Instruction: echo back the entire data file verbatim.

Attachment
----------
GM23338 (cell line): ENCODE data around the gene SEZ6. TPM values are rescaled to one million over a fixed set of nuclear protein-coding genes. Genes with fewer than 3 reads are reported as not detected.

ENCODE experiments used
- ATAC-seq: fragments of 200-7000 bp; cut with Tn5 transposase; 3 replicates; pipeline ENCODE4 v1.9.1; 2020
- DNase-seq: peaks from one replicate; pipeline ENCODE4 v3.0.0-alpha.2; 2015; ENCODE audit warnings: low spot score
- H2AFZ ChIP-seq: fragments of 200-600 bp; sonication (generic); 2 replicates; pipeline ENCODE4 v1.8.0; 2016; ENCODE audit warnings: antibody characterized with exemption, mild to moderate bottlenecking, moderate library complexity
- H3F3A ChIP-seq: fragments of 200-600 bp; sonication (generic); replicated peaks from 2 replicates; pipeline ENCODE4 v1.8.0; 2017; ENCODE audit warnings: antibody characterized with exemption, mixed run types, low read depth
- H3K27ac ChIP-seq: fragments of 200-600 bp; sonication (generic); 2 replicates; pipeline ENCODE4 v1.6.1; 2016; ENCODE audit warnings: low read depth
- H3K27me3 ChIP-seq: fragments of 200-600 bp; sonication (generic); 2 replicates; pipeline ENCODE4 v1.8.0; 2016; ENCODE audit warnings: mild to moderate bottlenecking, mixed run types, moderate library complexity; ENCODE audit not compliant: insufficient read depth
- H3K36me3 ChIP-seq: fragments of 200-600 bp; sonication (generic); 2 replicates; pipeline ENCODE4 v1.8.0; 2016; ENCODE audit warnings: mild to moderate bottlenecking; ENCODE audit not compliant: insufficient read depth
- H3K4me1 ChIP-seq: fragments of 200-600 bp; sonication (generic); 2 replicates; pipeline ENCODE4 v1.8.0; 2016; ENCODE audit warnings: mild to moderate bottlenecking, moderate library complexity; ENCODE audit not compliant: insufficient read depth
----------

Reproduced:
GM23338 (cell line): ENCODE data around the gene SEZ6. TPM values are rescaled to one million over a fixed set of nuclear protein-coding genes. Genes with fewer than 3 reads are reported as not detected.

ENCODE experiments used
- ATAC-seq: fragments of 200-7000 bp; cut with Tn5 transposase; 3 replicates; pipeline ENCODE4 v1.9.1; 2020
- DNase-seq: peaks from one replicate; pipeline ENCODE4 v3.0.0-alpha.2; 2015; ENCODE audit warnings: low spot score
- H2AFZ ChIP-seq: fragments of 200-600 bp; sonication (generic); 2 replicates; pipeline ENCODE4 v1.8.0; 2016; ENCODE audit warnings: antibody characterized with exemption, mild to moderate bottlenecking, moderate library complexity
- H3F3A ChIP-seq: fragments of 200-600 bp; sonication (generic); replicated peaks from 2 replicates; pipeline ENCODE4 v1.8.0; 2017; ENCODE audit warnings: antibody characterized with exemption, mixed run types, low read depth
- H3K27ac ChIP-seq: fragments of 200-600 bp; sonication (generic); 2 replicates; pipeline ENCODE4 v1.6.1; 2016; ENCODE audit warnings: low read depth
- H3K27me3 ChIP-seq: fragments of 200-600 bp; sonication (generic); 2 replicates; pipeline ENCODE4 v1.8.0; 2016; ENCODE audit warnings: mild to moderate bottlenecking, mixed run types, moderate library complexity; ENCODE audit not compliant: insufficient read depth
- H3K36me3 ChIP-seq: fragments of 200-600 bp; sonication (generic); 2 replicates; pipeline ENCODE4 v1.8.0; 2016; ENCODE audit warnings: mild to moderate bottlenecking; ENCODE audit not compliant: insufficient read depth
- H3K4me1 ChIP-seq: fragments of 200-600 bp; sonication (generic); 2 replicates; pipeline ENCODE4 v1.8.0; 2016; ENCODE audit warnings: mild to moderate bottlenecking, moderate library complexity; ENCODE audit not compliant: insufficient read depth